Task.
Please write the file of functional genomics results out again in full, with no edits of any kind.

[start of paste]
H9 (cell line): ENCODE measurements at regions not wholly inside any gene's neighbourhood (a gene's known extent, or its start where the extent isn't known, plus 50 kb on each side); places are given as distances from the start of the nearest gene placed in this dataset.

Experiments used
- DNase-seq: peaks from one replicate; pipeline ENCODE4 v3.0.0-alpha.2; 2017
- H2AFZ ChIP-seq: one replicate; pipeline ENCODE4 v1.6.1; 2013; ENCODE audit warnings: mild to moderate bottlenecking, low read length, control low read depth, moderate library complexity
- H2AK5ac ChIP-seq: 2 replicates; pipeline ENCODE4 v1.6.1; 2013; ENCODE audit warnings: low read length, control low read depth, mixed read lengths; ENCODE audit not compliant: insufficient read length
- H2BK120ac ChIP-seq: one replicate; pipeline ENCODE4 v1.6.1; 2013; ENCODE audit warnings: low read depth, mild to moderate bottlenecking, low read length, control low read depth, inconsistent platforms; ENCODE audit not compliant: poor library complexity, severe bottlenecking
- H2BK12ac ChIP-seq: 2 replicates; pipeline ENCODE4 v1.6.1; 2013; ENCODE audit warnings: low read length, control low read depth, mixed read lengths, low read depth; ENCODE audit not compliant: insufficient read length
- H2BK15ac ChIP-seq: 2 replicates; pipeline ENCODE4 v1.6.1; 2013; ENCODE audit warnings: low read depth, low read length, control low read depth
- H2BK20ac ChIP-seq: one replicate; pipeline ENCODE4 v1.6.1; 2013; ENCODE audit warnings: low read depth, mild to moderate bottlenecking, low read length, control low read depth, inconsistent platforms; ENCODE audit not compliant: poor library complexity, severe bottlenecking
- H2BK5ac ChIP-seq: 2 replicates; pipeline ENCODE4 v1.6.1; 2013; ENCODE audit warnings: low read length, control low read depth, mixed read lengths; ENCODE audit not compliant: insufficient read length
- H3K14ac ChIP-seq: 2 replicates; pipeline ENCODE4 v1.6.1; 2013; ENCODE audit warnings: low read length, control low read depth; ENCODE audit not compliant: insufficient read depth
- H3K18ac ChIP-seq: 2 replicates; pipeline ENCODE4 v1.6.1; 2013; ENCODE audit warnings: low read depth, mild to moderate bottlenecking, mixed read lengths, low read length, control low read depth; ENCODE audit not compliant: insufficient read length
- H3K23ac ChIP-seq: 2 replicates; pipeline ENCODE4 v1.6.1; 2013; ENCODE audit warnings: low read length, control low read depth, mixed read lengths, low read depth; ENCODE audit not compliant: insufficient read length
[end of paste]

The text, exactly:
H9 (cell line): ENCODE measurements at regions not wholly inside any gene's neighbourhood (a gene's known extent, or its start where the extent isn't known, plus 50 kb on each side); places are given as distances from the start of the nearest gene placed in this dataset.

Experiments used
- DNase-seq: peaks from one replicate; pipeline ENCODE4 v3.0.0-alpha.2; 2017
- H2AFZ ChIP-seq: one replicate; pipeline ENCODE4 v1.6.1; 2013; ENCODE audit warnings: mild to moderate bottlenecking, low read length, control low read depth, moderate library complexity
- H2AK5ac ChIP-seq: 2 replicates; pipeline ENCODE4 v1.6.1; 2013; ENCODE audit warnings: low read length, control low read depth, mixed read lengths; ENCODE audit not compliant: insufficient read length
- H2BK120ac ChIP-seq: one replicate; pipeline ENCODE4 v1.6.1; 2013; ENCODE audit warnings: low read depth, mild to moderate bottlenecking, low read length, control low read depth, inconsistent platforms; ENCODE audit not compliant: poor library complexity, severe bottlenecking
- H2BK12ac ChIP-seq: 2 replicates; pipeline ENCODE4 v1.6.1; 2013; ENCODE audit warnings: low read length, control low read depth, mixed read lengths, low read depth; ENCODE audit not compliant: insufficient read length
- H2BK15ac ChIP-seq: 2 replicates; pipeline ENCODE4 v1.6.1; 2013; ENCODE audit warnings: low read depth, low read length, control low read depth
- H2BK20ac ChIP-seq: one replicate; pipeline ENCODE4 v1.6.1; 2013; ENCODE audit warnings: low read depth, mild to moderate bottlenecking, low read length, control low read depth, inconsistent platforms; ENCODE audit not compliant: poor library complexity, severe bottlenecking
- H2BK5ac ChIP-seq: 2 replicates; pipeline ENCODE4 v1.6.1; 2013; ENCODE audit warnings: low read length, control low read depth, mixed read lengths; ENCODE audit not compliant: insufficient read length
- H3K14ac ChIP-seq: 2 replicates; pipeline ENCODE4 v1.6.1; 2013; ENCODE audit warnings: low read length, control low read depth; ENCODE audit not compliant: insufficient read depth
- H3K18ac ChIP-seq: 2 replicates; pipeline ENCODE4 v1.6.1; 2013; ENCODE audit warnings: low read depth, mild to moderate bottlenecking, mixed read lengths, low read length, control low read depth; ENCODE audit not compliant: insufficient read length
- H3K23ac ChIP-seq: 2 replicates; pipeline ENCODE4 v1.6.1; 2013; ENCODE audit warnings: low read length, control low read depth, mixed read lengths, low read depth; ENCODE audit not compliant: insufficient read length